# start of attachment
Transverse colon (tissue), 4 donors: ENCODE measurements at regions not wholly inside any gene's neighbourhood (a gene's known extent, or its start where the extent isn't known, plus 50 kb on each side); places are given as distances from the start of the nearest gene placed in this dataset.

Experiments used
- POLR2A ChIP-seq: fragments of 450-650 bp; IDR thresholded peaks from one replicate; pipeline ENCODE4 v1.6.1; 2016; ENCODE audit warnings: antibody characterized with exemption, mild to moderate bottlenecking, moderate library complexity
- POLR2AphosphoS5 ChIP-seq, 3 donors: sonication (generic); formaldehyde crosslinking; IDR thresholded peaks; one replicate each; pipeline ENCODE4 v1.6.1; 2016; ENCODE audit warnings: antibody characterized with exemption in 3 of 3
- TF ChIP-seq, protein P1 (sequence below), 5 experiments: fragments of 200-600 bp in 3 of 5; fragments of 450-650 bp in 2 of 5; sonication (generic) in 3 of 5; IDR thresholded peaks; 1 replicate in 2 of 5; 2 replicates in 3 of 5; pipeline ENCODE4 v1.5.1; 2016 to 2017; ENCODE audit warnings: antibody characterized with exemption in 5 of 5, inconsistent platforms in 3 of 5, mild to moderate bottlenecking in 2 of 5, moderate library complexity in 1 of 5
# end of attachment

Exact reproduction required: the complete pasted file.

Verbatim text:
Transverse colon (tissue), 4 donors: ENCODE measurements at regions not wholly inside any gene's neighbourhood (a gene's known extent, or its start where the extent isn't known, plus 50 kb on each side); places are given as distances from the start of the nearest gene placed in this dataset.

Experiments used
- POLR2A ChIP-seq: fragments of 450-650 bp; IDR thresholded peaks from one replicate; pipeline ENCODE4 v1.6.1; 2016; ENCODE audit warnings: antibody characterized with exemption, mild to moderate bottlenecking, moderate library complexity
- POLR2AphosphoS5 ChIP-seq, 3 donors: sonication (generic); formaldehyde crosslinking; IDR thresholded peaks; one replicate each; pipeline ENCODE4 v1.6.1; 2016; ENCODE audit warnings: antibody characterized with exemption in 3 of 3
- TF ChIP-seq, protein P1 (sequence below), 5 experiments: fragments of 200-600 bp in 3 of 5; fragments of 450-650 bp in 2 of 5; sonication (generic) in 3 of 5; IDR thresholded peaks; 1 replicate in 2 of 5; 2 replicates in 3 of 5; pipeline ENCODE4 v1.5.1; 2016 to 2017; ENCODE audit warnings: antibody characterized with exemption in 5 of 5, inconsistent platforms in 3 of 5, mild to moderate bottlenecking in 2 of 5, moderate library complexity in 1 of 5